Pain & Painkillers
Whether it’s while you’re in the gym or outside of it, you’re going either injure yourself, and it sucks, because its meant to. Pain is to signal to the body that something is wrong, and it doesn’t discriminate even if the pain is self-inflicted (like those annoying leg -day DOMS!). Since our ancestors were able to feel pain, they’ve looked for ways to numb it, either with herbal medication or more recently thanks to scientific discovery – painkillers.
Painkillers can seem like your best friend when you’ve got a long day at work with a bad injury. Maybe you’ve got gym later after work but you’ve got a nasty headache? People take painkillers all the time, and as a result they’ve come to be viewed as run-of-the-mill medications, especially in sport. But this relaxed opinion on the use of painkillers, especially opiates, has become a big problem in the fitness industry.
There’s Different Kinds Of Painkillers & It’s Good To Know The Difference
Paracetamol: The most commonly used painkiller, paracetamol is so widely used due to its low number of side effects when taken at correct doses. That being said paracetamol is very toxic to the liver if the maximum dose is exceeded. Taking alcohol with paracetamol can increase the chance of toxicity, and people on regular long-term prescriptions of paracetamol who take too much can end up with serious consequences such as liver failure.
NSAIDS: We’ve covered this class of painkiller in our blog on inflammation. Non-Steroidal Anti Inflammatory Drugs are a class of painkillers including aspirin, naproxen, ibuprofen and diclofenac. Commonly taken for sports injuries, these painkillers can help reduce inflammation of damaged tissues, reducing swelling and granting pain relief. You can take NSAIDs alongside paracetamol just fine, but don’t make sure you don’t take one NSAIDs along with another, as overdosing on these kinds of drugs can be extremely damaging to the gut lining of your stomach.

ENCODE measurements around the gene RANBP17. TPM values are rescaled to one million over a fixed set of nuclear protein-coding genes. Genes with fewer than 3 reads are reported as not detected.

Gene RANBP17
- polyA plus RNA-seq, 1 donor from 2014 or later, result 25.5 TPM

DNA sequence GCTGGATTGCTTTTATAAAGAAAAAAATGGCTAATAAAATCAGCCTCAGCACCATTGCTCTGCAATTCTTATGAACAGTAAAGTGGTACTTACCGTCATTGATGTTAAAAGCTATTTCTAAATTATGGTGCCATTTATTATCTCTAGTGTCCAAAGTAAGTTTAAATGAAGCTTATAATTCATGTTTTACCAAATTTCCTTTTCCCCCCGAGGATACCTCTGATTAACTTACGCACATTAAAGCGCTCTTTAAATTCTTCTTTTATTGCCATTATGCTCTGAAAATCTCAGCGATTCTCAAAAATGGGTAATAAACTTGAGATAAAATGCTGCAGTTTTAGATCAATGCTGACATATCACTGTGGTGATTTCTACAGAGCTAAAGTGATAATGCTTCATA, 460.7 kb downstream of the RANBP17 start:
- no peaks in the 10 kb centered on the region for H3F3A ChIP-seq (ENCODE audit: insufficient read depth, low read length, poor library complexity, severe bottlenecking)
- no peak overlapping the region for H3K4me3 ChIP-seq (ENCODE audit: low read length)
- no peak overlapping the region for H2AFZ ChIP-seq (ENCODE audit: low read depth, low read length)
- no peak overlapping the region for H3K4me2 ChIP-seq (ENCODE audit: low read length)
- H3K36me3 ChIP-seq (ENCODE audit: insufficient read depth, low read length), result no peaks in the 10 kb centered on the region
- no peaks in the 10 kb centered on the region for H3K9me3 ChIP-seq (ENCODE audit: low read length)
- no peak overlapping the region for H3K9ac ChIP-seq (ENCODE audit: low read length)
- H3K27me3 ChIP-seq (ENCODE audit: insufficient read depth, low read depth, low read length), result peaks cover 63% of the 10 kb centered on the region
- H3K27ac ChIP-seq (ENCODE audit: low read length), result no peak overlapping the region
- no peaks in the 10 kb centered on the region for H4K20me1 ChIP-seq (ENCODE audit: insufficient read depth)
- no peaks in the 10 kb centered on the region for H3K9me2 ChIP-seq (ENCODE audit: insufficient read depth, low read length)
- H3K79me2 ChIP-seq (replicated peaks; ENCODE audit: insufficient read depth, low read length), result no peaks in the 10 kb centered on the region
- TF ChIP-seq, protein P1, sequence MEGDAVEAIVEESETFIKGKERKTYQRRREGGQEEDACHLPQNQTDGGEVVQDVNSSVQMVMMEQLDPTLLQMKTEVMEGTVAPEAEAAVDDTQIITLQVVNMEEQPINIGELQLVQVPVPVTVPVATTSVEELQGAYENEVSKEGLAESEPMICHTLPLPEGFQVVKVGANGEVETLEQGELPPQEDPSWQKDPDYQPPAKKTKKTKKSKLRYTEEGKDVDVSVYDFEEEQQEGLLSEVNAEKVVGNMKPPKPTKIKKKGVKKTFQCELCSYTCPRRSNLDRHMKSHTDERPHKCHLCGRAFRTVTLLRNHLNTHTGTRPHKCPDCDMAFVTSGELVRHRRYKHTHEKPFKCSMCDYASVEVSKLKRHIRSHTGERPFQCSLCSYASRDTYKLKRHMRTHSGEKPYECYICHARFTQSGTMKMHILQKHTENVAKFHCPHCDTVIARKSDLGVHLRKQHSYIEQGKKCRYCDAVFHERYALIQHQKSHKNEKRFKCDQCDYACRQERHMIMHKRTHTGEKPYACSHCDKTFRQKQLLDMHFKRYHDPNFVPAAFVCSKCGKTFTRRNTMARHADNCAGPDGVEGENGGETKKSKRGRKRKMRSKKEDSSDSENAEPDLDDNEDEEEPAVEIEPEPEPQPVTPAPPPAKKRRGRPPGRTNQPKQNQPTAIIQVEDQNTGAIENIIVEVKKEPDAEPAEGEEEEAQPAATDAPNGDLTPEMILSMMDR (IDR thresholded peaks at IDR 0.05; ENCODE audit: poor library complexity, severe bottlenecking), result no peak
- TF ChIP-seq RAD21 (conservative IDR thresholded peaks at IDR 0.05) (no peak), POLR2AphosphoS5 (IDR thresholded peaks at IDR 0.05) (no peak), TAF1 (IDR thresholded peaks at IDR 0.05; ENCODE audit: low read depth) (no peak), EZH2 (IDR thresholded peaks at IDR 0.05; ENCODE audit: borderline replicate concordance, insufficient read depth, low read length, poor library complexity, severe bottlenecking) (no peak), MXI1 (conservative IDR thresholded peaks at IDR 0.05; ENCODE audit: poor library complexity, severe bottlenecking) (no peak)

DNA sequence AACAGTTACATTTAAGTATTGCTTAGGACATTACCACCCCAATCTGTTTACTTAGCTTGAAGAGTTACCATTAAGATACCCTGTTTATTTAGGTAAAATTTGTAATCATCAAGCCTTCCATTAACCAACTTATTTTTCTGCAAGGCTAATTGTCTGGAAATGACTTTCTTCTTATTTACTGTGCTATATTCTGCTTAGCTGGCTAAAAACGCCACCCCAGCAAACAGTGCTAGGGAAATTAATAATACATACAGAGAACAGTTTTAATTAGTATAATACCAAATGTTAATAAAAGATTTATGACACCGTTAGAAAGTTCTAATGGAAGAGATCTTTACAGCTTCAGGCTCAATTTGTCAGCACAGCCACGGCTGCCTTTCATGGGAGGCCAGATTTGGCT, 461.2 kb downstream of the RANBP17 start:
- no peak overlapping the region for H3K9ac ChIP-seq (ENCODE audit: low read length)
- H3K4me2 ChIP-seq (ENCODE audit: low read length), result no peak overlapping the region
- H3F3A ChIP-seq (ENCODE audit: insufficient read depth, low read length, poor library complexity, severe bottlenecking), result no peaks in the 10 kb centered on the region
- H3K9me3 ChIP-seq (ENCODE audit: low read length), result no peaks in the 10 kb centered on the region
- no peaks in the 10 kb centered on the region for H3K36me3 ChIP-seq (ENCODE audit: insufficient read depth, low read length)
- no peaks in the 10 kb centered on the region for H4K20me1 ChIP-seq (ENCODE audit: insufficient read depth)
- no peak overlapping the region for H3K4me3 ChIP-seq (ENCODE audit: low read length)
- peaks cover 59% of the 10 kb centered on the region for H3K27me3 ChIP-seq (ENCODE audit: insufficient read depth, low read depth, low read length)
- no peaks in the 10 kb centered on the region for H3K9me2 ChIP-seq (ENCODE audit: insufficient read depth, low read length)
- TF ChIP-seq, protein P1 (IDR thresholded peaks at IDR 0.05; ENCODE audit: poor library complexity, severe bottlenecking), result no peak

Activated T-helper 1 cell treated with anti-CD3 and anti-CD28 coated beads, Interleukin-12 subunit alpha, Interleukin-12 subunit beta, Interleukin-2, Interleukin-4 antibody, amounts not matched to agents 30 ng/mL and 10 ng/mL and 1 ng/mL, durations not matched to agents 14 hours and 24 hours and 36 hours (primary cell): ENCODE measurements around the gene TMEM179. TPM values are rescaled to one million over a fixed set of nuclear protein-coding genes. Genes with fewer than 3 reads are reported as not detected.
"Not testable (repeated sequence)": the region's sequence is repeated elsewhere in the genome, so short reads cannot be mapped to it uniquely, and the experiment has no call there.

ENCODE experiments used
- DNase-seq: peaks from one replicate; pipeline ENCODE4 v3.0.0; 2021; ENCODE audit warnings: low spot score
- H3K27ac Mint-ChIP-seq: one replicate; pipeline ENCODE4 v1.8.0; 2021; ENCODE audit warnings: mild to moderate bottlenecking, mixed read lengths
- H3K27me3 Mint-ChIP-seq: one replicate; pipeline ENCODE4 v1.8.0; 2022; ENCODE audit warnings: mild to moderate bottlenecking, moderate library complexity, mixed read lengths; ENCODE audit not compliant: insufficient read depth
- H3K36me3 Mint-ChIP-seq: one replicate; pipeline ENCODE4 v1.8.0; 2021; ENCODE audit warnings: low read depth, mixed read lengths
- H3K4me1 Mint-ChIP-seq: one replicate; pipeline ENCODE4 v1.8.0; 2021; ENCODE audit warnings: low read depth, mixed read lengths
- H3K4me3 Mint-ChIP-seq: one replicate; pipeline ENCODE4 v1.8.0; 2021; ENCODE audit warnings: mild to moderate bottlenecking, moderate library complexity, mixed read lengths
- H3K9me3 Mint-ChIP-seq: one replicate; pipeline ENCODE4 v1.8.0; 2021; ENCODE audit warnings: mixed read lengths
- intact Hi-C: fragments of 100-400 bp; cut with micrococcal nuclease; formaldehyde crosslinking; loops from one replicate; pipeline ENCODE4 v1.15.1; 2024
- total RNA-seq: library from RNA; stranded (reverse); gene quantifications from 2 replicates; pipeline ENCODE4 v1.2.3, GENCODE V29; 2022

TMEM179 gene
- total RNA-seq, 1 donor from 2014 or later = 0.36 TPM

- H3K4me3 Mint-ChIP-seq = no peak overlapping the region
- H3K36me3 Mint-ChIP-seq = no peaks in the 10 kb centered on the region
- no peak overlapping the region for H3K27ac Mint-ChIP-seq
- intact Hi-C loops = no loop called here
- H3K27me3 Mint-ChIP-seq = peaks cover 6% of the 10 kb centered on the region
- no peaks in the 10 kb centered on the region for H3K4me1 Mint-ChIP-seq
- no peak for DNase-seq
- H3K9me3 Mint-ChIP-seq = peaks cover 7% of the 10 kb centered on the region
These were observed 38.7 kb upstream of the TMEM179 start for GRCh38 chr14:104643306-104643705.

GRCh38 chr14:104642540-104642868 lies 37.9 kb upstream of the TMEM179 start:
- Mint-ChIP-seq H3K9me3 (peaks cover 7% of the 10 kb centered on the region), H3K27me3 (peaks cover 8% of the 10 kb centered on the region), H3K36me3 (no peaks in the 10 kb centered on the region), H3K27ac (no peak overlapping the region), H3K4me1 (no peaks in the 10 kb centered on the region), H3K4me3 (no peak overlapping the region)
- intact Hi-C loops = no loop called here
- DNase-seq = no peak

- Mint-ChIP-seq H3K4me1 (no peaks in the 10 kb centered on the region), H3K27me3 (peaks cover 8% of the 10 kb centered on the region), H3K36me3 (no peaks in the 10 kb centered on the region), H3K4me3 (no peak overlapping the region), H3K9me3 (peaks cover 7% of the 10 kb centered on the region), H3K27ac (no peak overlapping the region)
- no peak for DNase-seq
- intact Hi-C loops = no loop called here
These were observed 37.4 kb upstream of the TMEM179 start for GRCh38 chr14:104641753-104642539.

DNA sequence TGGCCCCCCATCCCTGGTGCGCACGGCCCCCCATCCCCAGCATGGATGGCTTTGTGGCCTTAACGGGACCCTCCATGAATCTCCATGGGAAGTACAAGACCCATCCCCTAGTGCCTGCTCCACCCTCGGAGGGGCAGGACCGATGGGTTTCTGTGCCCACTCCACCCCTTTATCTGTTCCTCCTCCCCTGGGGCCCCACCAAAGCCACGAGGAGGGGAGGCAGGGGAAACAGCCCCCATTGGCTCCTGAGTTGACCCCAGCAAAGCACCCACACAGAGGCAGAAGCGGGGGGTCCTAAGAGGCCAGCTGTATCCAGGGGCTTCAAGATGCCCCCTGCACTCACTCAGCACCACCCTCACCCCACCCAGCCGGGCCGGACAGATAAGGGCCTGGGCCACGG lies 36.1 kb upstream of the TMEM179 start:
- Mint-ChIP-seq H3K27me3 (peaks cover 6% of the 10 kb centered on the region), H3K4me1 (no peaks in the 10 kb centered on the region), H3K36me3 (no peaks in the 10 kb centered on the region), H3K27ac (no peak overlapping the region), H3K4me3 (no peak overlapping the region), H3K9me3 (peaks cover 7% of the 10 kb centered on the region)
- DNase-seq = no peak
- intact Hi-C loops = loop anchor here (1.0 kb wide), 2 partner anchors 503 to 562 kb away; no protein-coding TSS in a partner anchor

Opiates: Opiate drugs function by blocking opioid receptors in the brain and spinal cord. Opiates are generally prescribed for treatment of chronic pain. Lower strength opiates include codeine are used mainly for mild to moderate pain. Moderate strength opiates include dihydrocodeine, hydrocodone, tramadol and oxycodone and are prescribed for moderate to severe pain. The strong, high efficacy opiates include well known drugs such as morphine, these are used by injection for severe pain. The side effects of opiates of any strength include drowsiness & sedation, decreased alertness, agitation, nausea, constipation, euphoria and general respiratory problems such as shortness of breath or coughing. As opiates can be taken alongside NSAIDs and paracetamol, a combination of all codeine with the other two classes of painkillers are used. Different opiates should not be combined as this increases the risk of the side effects.
If You Wanted To Know How They Work, Here’s A Brief Explanation
Opiates act as depressants on the central nervous system, and are named after opium, a natural narcotic produced from poppy plant, but opiates can either be synthetic or natural. Opiates bind to specific receptors in the brain and as such sever the connection between the body tissues and the central nervous system. They have a very high risk of addiction due to the feeling of euphoria they can give, and while they may feel great, the symptoms of withdrawal are very difficult to deal with.
These symptoms include muscle aches, irritability, insomnia, abdominal cramping and vomiting. Opiates are also not that great for you – they can knock your bodily systems such as your hormone system completely out of whack, and as we’ve talked about in previous blogs, hormone regulation is important for bodybuilding.
Opiates and Bodybuilding – It’s A Big Problem
The sports, fitness & bodybuilding scene is rife with injuries – everyone’s pushing themselves to the limit, and if you’re competing in any competition, you’re going to want to always train your 100%, and pain from injuries or from muscle tearing can be the difference between first or second place.